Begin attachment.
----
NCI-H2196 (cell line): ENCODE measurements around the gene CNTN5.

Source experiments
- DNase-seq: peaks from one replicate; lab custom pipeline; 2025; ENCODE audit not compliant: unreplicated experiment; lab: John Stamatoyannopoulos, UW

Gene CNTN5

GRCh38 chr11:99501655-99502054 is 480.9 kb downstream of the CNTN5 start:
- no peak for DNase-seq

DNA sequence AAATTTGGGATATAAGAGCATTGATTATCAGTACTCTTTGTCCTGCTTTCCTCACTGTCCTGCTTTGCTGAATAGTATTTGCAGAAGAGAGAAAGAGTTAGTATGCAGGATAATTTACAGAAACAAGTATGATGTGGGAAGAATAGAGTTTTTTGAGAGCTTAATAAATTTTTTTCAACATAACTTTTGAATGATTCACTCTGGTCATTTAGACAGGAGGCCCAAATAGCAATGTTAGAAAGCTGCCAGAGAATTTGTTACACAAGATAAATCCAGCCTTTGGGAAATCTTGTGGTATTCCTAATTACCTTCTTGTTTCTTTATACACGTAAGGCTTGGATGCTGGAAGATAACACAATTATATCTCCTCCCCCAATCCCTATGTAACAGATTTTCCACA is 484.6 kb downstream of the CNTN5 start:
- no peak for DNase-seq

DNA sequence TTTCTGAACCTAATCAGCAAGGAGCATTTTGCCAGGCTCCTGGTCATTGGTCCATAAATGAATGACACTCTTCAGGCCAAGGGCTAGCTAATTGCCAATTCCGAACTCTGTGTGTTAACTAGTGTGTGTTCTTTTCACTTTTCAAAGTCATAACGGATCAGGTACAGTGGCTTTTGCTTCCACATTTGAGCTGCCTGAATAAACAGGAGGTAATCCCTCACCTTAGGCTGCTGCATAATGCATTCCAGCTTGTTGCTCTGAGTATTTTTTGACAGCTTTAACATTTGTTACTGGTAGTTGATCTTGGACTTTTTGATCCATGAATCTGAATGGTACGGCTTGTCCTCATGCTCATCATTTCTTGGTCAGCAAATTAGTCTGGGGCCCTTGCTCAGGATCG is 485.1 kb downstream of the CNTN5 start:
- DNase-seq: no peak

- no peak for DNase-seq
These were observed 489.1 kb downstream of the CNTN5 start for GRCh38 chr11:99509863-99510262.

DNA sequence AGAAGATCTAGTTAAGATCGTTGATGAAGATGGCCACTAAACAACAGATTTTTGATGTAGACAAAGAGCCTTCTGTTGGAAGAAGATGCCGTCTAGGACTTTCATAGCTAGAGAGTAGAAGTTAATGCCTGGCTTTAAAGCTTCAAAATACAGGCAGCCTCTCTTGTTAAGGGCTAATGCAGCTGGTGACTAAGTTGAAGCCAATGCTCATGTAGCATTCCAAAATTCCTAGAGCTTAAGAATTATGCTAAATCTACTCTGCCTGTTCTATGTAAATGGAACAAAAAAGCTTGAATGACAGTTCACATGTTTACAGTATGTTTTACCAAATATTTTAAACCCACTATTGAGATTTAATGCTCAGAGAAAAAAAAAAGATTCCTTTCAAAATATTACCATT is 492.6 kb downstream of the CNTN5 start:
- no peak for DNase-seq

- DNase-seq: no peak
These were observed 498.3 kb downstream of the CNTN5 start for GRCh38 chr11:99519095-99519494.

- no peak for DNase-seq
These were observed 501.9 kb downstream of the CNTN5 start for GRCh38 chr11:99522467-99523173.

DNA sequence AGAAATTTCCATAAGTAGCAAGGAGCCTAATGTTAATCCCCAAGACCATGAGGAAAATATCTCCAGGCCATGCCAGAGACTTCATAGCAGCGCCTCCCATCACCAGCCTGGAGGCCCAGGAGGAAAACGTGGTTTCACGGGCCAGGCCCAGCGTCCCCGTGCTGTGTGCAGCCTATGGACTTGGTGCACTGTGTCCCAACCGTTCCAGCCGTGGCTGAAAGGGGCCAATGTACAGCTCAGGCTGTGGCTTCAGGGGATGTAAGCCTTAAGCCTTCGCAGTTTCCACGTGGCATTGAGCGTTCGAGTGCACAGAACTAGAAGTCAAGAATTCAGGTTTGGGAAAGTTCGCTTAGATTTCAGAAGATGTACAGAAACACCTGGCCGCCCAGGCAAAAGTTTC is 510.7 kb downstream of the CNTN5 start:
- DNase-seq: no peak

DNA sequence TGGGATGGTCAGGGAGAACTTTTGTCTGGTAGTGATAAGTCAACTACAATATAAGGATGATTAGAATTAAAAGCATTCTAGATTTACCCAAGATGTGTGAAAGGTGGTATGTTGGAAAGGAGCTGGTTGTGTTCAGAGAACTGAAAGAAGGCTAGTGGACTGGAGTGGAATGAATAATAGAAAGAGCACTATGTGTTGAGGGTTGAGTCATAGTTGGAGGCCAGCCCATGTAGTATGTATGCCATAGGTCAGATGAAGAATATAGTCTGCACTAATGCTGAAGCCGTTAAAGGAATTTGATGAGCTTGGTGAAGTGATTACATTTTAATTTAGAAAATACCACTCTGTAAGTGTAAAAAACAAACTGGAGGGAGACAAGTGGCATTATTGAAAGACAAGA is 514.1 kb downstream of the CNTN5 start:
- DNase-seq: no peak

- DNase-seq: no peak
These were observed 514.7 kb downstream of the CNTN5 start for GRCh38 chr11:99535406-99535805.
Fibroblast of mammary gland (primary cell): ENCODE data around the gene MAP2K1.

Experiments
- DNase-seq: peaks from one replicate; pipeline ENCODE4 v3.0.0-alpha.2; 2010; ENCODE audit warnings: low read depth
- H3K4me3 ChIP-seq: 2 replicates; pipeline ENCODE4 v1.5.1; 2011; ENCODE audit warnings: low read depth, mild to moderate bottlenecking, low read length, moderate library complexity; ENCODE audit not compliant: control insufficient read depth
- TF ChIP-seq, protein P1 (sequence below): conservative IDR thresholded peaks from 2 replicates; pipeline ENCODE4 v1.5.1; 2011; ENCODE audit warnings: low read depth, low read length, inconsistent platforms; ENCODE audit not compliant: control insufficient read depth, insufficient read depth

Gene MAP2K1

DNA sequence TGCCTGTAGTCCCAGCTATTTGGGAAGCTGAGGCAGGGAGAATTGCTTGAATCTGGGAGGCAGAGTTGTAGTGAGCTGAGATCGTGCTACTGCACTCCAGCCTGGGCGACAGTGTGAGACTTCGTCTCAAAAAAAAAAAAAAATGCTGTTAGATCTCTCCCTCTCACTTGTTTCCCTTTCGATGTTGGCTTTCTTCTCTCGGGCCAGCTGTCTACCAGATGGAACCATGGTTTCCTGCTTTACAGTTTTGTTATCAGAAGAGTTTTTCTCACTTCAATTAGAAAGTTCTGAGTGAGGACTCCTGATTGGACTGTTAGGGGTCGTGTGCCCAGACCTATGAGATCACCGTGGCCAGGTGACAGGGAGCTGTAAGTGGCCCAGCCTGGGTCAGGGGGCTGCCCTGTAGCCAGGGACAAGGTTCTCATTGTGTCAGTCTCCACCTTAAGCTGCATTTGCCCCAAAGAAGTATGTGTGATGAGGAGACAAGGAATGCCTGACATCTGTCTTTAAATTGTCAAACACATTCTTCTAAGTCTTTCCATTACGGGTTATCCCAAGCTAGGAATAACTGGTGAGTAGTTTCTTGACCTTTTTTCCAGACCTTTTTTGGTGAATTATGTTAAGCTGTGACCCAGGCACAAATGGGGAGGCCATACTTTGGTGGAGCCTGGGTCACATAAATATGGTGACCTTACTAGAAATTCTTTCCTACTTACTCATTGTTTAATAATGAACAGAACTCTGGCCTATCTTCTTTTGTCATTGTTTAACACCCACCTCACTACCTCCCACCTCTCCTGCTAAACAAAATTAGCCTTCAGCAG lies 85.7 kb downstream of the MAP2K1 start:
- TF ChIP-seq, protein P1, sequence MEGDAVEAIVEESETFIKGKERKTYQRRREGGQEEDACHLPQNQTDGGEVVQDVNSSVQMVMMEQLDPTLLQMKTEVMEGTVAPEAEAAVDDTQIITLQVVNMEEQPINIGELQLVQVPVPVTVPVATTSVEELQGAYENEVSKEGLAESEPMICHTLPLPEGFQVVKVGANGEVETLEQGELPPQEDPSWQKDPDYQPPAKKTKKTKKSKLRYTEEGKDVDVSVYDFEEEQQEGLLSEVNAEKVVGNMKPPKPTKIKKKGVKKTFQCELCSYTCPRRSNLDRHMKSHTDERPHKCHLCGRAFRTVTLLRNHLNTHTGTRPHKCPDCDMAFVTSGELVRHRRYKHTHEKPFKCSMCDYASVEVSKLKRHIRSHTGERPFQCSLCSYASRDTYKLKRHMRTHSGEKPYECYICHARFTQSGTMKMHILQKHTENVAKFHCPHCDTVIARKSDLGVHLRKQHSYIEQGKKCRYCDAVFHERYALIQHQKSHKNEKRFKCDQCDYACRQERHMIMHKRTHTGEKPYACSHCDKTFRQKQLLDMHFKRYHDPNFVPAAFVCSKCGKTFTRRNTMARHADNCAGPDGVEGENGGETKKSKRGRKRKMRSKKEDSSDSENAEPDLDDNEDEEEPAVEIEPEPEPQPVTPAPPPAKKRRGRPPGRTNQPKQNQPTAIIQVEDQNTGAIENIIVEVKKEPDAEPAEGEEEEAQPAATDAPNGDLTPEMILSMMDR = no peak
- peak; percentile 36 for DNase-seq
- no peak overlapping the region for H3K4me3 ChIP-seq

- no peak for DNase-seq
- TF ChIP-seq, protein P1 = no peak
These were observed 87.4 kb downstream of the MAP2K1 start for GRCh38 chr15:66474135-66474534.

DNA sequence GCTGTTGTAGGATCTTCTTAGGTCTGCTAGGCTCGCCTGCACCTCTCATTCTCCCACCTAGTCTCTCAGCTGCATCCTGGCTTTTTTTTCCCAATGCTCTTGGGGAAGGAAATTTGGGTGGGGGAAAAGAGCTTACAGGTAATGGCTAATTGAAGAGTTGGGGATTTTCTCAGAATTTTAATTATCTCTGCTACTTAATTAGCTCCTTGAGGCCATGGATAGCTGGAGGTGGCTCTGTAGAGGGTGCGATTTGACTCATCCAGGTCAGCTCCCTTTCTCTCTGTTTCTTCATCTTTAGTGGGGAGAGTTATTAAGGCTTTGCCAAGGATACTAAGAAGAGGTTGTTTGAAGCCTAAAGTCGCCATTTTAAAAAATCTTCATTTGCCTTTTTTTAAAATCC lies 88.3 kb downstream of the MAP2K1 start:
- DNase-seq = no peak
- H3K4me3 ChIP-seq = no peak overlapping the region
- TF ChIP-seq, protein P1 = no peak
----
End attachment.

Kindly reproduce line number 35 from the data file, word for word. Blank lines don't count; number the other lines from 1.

- no peak for DNase-seq